A few weeks ago on the Pro Tools Expert Podcast I shared a little of my story of dealing with anxiety, panic attacks and depression that I had for a few years in my mid twenties. I was surprised (although I should not have been) at those who then responded with positivity about me sharing this information.
Surprised why? Well for many dealing with various forms of mental illness it is made harder by the ongoing problem that many 'normal' people have of dealing with it. If you have suffered or continue to suffer with any kind of mental illness or know someone else dealing with it (statistically there's a high likelihood you have) then you will know what I'm talking about. Tell someone you have anything from a migraine to a broken leg and you'll get the 'get well soon' or 'tell me if there's anything I can do to help' kind of reply, but tell them you have anxiety disorder, depression or panic attacks and responses can range from blank looks as if you've just told them you are an alien to radio silence whilst you 'get over it.' It's sad but even with all the excellent work done by mental health charities there's still a perception problem in many parts of society with this issue, which in turns adds to the sense of isolation and misunderstanding that can lead to further issues in those suffering.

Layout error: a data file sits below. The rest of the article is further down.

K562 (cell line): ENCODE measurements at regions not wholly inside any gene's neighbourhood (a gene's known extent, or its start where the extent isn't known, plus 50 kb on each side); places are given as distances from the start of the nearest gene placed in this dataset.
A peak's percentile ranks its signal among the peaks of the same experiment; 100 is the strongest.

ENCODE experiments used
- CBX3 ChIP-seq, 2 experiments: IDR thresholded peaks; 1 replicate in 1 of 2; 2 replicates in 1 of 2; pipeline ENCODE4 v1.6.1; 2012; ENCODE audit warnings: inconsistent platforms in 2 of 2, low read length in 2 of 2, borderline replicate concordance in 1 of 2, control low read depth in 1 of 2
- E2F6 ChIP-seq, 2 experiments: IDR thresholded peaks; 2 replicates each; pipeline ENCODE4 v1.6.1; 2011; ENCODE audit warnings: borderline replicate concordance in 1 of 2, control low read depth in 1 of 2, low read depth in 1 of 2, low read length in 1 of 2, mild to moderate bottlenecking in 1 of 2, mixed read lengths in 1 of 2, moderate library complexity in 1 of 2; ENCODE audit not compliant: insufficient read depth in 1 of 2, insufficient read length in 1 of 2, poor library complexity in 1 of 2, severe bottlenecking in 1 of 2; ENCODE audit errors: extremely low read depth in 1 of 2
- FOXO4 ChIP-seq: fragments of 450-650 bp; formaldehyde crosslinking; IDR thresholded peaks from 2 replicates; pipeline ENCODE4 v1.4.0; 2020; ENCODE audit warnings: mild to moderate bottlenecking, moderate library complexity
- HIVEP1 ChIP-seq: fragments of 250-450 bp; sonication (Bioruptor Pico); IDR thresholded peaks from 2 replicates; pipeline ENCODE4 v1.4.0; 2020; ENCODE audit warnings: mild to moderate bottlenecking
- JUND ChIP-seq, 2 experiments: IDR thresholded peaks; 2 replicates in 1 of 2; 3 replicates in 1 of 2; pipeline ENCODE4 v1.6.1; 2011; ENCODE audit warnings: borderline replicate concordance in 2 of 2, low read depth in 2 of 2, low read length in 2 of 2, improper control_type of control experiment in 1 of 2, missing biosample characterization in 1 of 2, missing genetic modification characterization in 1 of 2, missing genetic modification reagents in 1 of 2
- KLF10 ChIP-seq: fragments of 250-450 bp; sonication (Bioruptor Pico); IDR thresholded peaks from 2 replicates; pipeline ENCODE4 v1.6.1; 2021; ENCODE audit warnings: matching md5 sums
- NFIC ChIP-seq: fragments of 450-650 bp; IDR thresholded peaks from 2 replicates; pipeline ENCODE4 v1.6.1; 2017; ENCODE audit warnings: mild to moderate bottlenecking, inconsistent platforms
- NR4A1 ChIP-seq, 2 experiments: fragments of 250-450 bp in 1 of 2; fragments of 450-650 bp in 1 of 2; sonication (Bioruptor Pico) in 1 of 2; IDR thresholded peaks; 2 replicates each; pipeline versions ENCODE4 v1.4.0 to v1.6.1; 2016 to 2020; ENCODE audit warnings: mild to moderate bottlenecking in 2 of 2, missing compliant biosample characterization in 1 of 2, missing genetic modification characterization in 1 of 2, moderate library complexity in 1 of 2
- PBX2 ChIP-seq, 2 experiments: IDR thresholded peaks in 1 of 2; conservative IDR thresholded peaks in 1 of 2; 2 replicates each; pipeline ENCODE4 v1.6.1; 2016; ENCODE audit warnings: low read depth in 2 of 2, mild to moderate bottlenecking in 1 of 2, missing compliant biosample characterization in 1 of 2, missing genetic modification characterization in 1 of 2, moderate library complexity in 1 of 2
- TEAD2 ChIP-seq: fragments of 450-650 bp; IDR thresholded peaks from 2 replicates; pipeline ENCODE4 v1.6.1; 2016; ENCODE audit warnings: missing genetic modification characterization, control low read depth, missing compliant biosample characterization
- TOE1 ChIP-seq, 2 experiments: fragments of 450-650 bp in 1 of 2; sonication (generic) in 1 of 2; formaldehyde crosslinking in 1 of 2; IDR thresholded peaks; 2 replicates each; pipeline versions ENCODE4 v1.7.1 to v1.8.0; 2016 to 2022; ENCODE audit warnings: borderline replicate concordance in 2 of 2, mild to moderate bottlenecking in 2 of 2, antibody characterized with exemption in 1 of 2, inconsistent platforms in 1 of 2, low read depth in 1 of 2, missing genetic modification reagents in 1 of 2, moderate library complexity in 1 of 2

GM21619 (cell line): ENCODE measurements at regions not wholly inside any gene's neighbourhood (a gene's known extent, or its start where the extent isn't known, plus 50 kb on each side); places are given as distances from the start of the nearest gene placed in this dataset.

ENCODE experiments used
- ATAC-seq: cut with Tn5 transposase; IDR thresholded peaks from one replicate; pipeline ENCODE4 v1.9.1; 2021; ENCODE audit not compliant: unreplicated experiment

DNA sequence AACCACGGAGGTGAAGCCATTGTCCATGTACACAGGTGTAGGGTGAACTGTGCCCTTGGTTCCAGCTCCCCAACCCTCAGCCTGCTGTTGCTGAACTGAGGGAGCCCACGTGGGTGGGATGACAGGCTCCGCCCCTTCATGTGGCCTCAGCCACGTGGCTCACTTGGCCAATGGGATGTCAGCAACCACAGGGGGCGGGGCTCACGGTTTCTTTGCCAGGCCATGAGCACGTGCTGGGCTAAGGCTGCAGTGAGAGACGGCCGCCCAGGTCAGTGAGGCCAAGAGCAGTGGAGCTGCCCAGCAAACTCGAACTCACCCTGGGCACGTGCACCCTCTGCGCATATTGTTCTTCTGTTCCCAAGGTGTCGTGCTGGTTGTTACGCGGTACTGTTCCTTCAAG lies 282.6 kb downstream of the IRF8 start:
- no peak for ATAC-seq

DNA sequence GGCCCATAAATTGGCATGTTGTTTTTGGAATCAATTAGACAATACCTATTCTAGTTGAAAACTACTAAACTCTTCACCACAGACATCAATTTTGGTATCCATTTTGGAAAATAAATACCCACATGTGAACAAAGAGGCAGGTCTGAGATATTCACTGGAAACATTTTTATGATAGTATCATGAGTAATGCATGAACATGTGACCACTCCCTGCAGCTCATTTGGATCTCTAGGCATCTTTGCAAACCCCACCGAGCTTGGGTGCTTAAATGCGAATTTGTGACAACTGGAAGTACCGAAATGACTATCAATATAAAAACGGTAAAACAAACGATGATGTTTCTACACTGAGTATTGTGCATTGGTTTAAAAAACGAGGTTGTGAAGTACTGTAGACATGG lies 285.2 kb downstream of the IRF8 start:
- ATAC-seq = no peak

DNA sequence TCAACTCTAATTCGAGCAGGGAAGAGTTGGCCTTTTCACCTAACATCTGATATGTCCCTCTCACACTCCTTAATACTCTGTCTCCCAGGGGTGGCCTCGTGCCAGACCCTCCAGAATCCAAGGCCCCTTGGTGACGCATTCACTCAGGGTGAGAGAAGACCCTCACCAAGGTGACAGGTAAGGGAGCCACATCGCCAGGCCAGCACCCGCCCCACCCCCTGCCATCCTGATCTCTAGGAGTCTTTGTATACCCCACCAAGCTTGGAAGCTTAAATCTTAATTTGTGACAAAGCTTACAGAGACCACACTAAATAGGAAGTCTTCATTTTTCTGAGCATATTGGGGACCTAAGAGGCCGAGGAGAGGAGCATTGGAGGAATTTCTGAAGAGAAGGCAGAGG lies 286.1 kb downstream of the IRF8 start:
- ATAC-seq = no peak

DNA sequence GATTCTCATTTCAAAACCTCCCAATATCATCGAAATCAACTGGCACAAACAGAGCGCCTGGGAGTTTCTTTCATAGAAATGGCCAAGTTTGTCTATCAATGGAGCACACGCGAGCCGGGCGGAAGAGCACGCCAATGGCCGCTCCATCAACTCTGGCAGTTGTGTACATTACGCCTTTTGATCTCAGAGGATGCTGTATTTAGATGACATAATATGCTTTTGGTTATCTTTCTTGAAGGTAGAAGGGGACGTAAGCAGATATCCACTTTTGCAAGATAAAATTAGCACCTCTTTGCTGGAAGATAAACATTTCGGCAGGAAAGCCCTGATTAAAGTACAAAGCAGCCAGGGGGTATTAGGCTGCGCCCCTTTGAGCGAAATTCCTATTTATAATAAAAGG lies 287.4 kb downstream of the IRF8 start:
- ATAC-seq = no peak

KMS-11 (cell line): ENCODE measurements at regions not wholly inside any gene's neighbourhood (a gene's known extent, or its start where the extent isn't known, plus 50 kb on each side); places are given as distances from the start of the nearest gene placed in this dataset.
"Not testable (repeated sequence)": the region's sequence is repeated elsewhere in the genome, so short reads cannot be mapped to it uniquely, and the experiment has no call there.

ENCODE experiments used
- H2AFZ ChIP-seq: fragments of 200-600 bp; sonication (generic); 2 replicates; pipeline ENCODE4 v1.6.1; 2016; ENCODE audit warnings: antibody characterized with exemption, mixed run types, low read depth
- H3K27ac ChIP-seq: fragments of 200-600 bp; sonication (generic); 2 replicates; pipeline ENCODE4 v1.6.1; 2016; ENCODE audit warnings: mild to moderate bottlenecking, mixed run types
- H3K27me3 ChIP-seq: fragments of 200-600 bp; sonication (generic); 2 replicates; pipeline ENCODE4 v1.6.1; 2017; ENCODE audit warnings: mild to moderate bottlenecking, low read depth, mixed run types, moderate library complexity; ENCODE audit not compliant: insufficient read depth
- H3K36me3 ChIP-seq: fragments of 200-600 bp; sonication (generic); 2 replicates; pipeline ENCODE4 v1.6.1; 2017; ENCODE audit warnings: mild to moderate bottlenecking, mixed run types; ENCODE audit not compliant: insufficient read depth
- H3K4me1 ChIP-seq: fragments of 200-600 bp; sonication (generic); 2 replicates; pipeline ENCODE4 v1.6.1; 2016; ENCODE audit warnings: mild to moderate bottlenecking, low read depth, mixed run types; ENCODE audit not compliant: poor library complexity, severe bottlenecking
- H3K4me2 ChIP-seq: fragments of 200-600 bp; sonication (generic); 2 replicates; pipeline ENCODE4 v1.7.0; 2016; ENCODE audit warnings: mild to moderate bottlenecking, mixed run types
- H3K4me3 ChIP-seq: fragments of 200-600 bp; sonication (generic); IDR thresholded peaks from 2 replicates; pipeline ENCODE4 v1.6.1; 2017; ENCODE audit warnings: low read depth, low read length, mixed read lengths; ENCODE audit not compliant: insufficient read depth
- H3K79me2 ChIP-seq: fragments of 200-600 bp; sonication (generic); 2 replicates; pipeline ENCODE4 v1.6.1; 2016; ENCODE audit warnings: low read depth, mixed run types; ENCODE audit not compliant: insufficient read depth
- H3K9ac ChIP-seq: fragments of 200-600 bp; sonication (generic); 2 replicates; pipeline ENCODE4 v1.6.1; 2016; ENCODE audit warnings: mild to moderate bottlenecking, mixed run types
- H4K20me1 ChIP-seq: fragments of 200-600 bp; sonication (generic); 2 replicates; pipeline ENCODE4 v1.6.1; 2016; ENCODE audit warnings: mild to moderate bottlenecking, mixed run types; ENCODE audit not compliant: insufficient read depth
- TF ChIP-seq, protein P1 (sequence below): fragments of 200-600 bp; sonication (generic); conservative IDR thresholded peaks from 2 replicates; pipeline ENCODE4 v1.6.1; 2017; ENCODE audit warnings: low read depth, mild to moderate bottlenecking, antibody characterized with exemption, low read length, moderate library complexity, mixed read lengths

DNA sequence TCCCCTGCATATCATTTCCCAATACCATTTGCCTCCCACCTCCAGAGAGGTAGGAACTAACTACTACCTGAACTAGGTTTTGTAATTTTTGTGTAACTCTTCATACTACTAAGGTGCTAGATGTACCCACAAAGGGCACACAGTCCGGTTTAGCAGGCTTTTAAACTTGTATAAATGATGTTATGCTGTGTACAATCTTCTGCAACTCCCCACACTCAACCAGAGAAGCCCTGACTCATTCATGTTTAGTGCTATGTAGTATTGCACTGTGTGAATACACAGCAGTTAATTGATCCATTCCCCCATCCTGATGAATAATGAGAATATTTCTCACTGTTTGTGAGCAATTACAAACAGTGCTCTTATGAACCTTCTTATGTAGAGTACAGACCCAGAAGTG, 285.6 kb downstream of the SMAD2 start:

So why write about this on a Pro Tools blog? Simply because several studies have suggested a link between creativity and mental illness across a broad range of conditions, ranging from anxiety disorders to much more serious conditions, thus making it more likely for those suffering to be found in our community.
We talk a lot about gear, technology and technique but spend little time on the subject of mental health, which for me seems to be a dereliction of duty in fully supporting a creative community - surely this is just as important for some of you, if not more so.
Following on from this introduction I want to write a further two articles, the second will be me sharing my story, and perhaps the stories of others in our community brave enough to share their stories too. The third article will be how I overcame my condition and sharing some coping strategies for those still living in this dark place.
At the outset this article is to say to other members of the community affected by any kind of mental illness you are not alone, the statistics are alarming, but on a more human level I want to say you are not alone because many other creatives in our community will either be suffering or have suffered at some point in their lives with mental illness.
This first article is to bring this problem into the light, to tell you to not feel any shame for your condition and to start discussions and point you towards resources and people which I hope will bring wholeness to many.
My name is Russ and I've had a mental illness. Discuss.